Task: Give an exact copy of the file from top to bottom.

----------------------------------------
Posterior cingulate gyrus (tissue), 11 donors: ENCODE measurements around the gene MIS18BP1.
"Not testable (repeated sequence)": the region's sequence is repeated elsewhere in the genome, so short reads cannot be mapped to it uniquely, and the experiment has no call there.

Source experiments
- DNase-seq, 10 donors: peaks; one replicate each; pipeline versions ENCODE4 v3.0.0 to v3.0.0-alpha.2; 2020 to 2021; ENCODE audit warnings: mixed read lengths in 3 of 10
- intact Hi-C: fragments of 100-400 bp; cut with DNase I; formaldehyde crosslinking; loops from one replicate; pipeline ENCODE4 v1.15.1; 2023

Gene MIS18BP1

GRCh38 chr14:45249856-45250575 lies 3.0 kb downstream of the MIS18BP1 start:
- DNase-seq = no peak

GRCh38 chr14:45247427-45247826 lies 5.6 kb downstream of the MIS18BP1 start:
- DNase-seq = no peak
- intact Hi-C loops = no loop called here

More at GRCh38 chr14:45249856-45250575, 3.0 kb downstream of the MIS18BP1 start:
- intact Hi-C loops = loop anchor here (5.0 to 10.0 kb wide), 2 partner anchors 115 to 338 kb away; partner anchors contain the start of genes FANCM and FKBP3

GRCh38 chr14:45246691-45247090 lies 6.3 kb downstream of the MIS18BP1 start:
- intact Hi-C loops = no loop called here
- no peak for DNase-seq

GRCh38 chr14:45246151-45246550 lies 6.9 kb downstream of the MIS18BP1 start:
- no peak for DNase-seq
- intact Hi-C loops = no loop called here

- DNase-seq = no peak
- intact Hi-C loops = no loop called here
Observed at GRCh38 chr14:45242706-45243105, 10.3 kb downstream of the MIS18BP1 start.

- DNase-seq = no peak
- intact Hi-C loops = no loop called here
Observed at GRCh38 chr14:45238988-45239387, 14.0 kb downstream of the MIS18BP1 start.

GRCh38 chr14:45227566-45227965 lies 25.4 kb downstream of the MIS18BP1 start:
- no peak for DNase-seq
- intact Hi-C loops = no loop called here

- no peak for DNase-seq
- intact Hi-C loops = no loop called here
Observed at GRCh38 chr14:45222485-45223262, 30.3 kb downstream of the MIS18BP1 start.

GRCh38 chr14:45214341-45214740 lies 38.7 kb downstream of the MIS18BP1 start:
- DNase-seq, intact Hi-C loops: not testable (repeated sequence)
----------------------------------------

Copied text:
Posterior cingulate gyrus (tissue), 11 donors: ENCODE measurements around the gene MIS18BP1.
"Not testable (repeated sequence)": the region's sequence is repeated elsewhere in the genome, so short reads cannot be mapped to it uniquely, and the experiment has no call there.

Source experiments
- DNase-seq, 10 donors: peaks; one replicate each; pipeline versions ENCODE4 v3.0.0 to v3.0.0-alpha.2; 2020 to 2021; ENCODE audit warnings: mixed read lengths in 3 of 10
- intact Hi-C: fragments of 100-400 bp; cut with DNase I; formaldehyde crosslinking; loops from one replicate; pipeline ENCODE4 v1.15.1; 2023

Gene MIS18BP1

GRCh38 chr14:45249856-45250575 lies 3.0 kb downstream of the MIS18BP1 start:
- DNase-seq = no peak

GRCh38 chr14:45247427-45247826 lies 5.6 kb downstream of the MIS18BP1 start:
- DNase-seq = no peak
- intact Hi-C loops = no loop called here

More at GRCh38 chr14:45249856-45250575, 3.0 kb downstream of the MIS18BP1 start:
- intact Hi-C loops = loop anchor here (5.0 to 10.0 kb wide), 2 partner anchors 115 to 338 kb away; partner anchors contain the start of genes FANCM and FKBP3

GRCh38 chr14:45246691-45247090 lies 6.3 kb downstream of the MIS18BP1 start:
- intact Hi-C loops = no loop called here
- no peak for DNase-seq

GRCh38 chr14:45246151-45246550 lies 6.9 kb downstream of the MIS18BP1 start:
- no peak for DNase-seq
- intact Hi-C loops = no loop called here

- DNase-seq = no peak
- intact Hi-C loops = no loop called here
Observed at GRCh38 chr14:45242706-45243105, 10.3 kb downstream of the MIS18BP1 start.

- DNase-seq = no peak
- intact Hi-C loops = no loop called here
Observed at GRCh38 chr14:45238988-45239387, 14.0 kb downstream of the MIS18BP1 start.

GRCh38 chr14:45227566-45227965 lies 25.4 kb downstream of the MIS18BP1 start:
- no peak for DNase-seq
- intact Hi-C loops = no loop called here

- no peak for DNase-seq
- intact Hi-C loops = no loop called here
Observed at GRCh38 chr14:45222485-45223262, 30.3 kb downstream of the MIS18BP1 start.

GRCh38 chr14:45214341-45214740 lies 38.7 kb downstream of the MIS18BP1 start:
- DNase-seq, intact Hi-C loops: not testable (repeated sequence)